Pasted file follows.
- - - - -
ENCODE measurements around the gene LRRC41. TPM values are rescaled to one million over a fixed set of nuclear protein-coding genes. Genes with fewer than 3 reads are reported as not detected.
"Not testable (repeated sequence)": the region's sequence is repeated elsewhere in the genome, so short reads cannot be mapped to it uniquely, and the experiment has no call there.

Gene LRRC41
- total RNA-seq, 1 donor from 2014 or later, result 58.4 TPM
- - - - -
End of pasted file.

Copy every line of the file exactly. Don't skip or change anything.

ENCODE measurements around the gene LRRC41. TPM values are rescaled to one million over a fixed set of nuclear protein-coding genes. Genes with fewer than 3 reads are reported as not detected.
"Not testable (repeated sequence)": the region's sequence is repeated elsewhere in the genome, so short reads cannot be mapped to it uniquely, and the experiment has no call there.

Gene LRRC41
- total RNA-seq, 1 donor from 2014 or later, result 58.4 TPM